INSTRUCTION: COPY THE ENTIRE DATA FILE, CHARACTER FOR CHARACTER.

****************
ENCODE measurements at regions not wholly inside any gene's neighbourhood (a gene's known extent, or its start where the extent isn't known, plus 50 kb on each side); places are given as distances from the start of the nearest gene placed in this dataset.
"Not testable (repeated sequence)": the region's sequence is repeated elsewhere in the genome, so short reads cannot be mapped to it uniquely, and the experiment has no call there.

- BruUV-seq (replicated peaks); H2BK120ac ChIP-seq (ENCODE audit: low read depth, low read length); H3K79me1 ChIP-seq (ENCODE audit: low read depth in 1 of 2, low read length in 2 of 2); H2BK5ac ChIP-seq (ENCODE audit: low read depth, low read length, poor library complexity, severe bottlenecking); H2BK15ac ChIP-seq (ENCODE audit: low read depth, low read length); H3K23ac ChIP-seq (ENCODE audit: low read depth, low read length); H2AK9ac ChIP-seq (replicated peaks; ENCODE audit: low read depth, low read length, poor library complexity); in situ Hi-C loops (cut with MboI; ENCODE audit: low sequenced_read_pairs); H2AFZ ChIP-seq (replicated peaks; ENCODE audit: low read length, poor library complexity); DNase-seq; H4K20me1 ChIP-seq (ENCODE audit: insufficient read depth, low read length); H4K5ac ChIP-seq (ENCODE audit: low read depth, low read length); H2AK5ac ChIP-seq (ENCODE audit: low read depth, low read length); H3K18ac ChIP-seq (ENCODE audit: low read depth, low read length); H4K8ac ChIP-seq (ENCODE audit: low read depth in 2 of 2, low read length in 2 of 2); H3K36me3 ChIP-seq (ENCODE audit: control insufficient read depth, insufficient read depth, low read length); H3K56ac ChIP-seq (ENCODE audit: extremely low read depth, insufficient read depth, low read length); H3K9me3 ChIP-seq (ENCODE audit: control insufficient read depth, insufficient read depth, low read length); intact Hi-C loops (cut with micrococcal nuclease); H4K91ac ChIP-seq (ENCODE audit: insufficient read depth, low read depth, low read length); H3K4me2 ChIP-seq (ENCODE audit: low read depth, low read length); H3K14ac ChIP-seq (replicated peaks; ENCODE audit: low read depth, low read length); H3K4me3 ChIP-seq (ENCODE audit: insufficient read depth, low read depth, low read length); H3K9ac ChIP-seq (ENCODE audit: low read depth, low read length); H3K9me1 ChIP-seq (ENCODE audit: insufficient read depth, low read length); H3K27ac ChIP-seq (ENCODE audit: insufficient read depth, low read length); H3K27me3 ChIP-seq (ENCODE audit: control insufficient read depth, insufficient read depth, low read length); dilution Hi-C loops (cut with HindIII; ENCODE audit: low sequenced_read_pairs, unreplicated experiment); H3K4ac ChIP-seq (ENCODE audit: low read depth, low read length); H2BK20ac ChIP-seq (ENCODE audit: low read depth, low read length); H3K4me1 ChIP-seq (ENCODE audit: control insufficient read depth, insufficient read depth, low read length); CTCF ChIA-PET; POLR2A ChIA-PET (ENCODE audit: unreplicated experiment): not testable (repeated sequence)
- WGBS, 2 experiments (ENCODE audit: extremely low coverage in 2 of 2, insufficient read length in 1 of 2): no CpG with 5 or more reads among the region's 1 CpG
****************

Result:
ENCODE measurements at regions not wholly inside any gene's neighbourhood (a gene's known extent, or its start where the extent isn't known, plus 50 kb on each side); places are given as distances from the start of the nearest gene placed in this dataset.
"Not testable (repeated sequence)": the region's sequence is repeated elsewhere in the genome, so short reads cannot be mapped to it uniquely, and the experiment has no call there.

- BruUV-seq (replicated peaks); H2BK120ac ChIP-seq (ENCODE audit: low read depth, low read length); H3K79me1 ChIP-seq (ENCODE audit: low read depth in 1 of 2, low read length in 2 of 2); H2BK5ac ChIP-seq (ENCODE audit: low read depth, low read length, poor library complexity, severe bottlenecking); H2BK15ac ChIP-seq (ENCODE audit: low read depth, low read length); H3K23ac ChIP-seq (ENCODE audit: low read depth, low read length); H2AK9ac ChIP-seq (replicated peaks; ENCODE audit: low read depth, low read length, poor library complexity); in situ Hi-C loops (cut with MboI; ENCODE audit: low sequenced_read_pairs); H2AFZ ChIP-seq (replicated peaks; ENCODE audit: low read length, poor library complexity); DNase-seq; H4K20me1 ChIP-seq (ENCODE audit: insufficient read depth, low read length); H4K5ac ChIP-seq (ENCODE audit: low read depth, low read length); H2AK5ac ChIP-seq (ENCODE audit: low read depth, low read length); H3K18ac ChIP-seq (ENCODE audit: low read depth, low read length); H4K8ac ChIP-seq (ENCODE audit: low read depth in 2 of 2, low read length in 2 of 2); H3K36me3 ChIP-seq (ENCODE audit: control insufficient read depth, insufficient read depth, low read length); H3K56ac ChIP-seq (ENCODE audit: extremely low read depth, insufficient read depth, low read length); H3K9me3 ChIP-seq (ENCODE audit: control insufficient read depth, insufficient read depth, low read length); intact Hi-C loops (cut with micrococcal nuclease); H4K91ac ChIP-seq (ENCODE audit: insufficient read depth, low read depth, low read length); H3K4me2 ChIP-seq (ENCODE audit: low read depth, low read length); H3K14ac ChIP-seq (replicated peaks; ENCODE audit: low read depth, low read length); H3K4me3 ChIP-seq (ENCODE audit: insufficient read depth, low read depth, low read length); H3K9ac ChIP-seq (ENCODE audit: low read depth, low read length); H3K9me1 ChIP-seq (ENCODE audit: insufficient read depth, low read length); H3K27ac ChIP-seq (ENCODE audit: insufficient read depth, low read length); H3K27me3 ChIP-seq (ENCODE audit: control insufficient read depth, insufficient read depth, low read length); dilution Hi-C loops (cut with HindIII; ENCODE audit: low sequenced_read_pairs, unreplicated experiment); H3K4ac ChIP-seq (ENCODE audit: low read depth, low read length); H2BK20ac ChIP-seq (ENCODE audit: low read depth, low read length); H3K4me1 ChIP-seq (ENCODE audit: control insufficient read depth, insufficient read depth, low read length); CTCF ChIA-PET; POLR2A ChIA-PET (ENCODE audit: unreplicated experiment): not testable (repeated sequence)
- WGBS, 2 experiments (ENCODE audit: extremely low coverage in 2 of 2, insufficient read length in 1 of 2): no CpG with 5 or more reads among the region's 1 CpG